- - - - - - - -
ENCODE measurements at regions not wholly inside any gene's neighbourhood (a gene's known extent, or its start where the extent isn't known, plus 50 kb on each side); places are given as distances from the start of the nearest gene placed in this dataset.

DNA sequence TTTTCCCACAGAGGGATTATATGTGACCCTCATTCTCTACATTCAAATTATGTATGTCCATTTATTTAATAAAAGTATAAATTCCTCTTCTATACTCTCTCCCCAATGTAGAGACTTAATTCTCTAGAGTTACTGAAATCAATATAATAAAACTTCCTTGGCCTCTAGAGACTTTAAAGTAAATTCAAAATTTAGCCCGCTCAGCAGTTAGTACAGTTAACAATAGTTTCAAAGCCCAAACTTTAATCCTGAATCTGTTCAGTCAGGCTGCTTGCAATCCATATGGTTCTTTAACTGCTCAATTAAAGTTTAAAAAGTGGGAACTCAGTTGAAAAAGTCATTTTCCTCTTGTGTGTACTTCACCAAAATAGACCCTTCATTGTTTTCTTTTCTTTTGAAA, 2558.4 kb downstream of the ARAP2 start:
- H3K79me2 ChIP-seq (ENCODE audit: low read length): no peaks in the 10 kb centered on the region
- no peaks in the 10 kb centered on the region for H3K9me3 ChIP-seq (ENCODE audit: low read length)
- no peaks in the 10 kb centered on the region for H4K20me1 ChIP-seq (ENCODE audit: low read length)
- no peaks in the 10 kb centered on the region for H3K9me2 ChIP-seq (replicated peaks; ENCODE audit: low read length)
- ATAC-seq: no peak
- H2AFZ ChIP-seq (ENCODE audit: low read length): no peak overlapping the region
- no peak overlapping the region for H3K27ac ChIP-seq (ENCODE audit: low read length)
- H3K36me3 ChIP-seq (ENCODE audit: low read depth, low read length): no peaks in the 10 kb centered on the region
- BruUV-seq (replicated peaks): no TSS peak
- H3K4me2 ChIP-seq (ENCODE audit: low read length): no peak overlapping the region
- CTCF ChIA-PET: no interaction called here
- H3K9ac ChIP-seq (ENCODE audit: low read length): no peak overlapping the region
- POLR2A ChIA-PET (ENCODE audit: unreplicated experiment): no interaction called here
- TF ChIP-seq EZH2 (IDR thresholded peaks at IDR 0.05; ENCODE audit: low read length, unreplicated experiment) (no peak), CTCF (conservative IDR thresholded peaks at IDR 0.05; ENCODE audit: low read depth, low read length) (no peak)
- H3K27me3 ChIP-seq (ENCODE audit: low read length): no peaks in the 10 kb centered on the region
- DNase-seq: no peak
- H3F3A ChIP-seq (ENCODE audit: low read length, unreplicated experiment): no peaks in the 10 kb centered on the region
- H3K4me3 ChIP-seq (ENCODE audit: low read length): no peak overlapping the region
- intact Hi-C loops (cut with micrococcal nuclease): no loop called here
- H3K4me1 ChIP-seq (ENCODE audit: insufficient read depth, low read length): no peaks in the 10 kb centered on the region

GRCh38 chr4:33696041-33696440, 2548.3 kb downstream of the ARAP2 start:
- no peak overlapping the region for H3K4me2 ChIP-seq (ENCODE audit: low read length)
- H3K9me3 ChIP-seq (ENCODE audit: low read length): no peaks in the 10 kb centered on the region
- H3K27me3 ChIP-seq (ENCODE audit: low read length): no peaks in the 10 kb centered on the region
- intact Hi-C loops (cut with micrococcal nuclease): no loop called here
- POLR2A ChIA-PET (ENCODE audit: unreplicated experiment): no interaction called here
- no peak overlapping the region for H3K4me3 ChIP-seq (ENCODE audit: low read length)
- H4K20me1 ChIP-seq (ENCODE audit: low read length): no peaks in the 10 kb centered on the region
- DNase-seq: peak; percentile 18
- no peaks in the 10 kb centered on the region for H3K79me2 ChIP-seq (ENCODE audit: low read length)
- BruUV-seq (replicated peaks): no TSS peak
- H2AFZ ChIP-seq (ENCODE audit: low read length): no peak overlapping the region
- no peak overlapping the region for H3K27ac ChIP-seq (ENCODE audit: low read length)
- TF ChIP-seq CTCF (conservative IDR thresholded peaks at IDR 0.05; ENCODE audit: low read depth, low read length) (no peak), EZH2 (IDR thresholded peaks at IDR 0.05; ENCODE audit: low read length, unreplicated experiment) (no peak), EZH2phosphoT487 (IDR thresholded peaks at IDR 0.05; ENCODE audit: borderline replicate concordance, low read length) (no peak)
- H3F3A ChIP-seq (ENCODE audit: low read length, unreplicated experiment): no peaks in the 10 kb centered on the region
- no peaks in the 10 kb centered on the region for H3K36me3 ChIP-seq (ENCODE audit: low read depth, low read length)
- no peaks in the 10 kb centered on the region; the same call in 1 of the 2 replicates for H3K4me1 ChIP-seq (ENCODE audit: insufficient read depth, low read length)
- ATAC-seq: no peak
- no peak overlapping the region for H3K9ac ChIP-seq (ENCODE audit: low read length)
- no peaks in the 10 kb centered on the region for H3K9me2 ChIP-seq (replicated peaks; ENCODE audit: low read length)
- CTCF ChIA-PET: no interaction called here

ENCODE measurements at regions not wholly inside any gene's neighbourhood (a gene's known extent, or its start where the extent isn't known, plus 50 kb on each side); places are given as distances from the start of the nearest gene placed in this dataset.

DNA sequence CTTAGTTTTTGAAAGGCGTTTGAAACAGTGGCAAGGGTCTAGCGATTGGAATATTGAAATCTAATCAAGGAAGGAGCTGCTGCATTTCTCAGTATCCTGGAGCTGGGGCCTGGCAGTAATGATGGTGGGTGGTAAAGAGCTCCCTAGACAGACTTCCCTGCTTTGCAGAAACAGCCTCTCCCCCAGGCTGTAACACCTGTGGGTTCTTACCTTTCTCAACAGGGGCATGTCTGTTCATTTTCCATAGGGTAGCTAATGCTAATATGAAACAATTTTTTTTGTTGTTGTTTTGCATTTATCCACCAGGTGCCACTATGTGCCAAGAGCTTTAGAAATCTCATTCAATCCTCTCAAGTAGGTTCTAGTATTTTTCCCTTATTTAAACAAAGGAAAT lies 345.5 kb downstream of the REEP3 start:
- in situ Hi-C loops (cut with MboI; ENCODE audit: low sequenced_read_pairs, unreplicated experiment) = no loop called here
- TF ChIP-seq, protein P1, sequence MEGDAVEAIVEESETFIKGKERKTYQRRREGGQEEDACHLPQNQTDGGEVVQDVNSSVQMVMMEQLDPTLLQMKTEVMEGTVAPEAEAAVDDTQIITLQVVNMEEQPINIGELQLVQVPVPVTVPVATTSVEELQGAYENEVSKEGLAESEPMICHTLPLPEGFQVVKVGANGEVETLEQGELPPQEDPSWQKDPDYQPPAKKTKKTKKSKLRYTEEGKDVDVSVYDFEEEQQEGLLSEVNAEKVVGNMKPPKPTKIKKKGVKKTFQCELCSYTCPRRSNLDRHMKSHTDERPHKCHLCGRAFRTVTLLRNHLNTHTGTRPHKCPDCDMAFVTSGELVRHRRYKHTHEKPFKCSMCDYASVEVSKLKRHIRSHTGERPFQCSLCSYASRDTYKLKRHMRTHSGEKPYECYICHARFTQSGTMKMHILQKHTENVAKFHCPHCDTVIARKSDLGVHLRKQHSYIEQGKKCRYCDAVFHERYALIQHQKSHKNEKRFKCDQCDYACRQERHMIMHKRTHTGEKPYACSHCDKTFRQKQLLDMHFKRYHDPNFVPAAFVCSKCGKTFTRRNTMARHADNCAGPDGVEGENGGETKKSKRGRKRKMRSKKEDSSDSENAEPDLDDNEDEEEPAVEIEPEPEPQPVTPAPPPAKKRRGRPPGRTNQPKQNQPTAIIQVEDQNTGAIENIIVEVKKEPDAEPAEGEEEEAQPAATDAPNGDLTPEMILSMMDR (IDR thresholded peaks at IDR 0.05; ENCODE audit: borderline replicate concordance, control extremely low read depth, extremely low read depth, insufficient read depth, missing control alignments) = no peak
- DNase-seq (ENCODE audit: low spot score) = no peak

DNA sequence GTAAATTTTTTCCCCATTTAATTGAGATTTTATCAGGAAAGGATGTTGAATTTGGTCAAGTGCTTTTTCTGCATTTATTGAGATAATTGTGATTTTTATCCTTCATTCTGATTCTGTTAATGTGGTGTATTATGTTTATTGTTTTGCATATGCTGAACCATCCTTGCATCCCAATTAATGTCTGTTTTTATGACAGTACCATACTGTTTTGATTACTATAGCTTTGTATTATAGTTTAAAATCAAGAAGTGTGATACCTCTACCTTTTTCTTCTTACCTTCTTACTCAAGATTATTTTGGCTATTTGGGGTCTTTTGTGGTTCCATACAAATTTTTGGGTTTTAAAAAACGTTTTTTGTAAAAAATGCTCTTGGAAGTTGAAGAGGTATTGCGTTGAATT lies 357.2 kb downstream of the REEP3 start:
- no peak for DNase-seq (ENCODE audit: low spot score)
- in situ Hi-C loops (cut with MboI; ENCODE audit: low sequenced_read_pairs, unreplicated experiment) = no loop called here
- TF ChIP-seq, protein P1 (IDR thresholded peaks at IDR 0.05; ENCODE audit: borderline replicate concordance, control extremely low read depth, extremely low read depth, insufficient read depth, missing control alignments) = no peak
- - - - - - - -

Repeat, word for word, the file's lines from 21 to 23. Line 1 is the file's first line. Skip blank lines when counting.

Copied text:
- intact Hi-C loops (cut with micrococcal nuclease): no loop called here
- H3K4me1 ChIP-seq (ENCODE audit: insufficient read depth, low read length): no peaks in the 10 kb centered on the region

GRCh38 chr4:33696041-33696440, 2548.3 kb downstream of the ARAP2 start: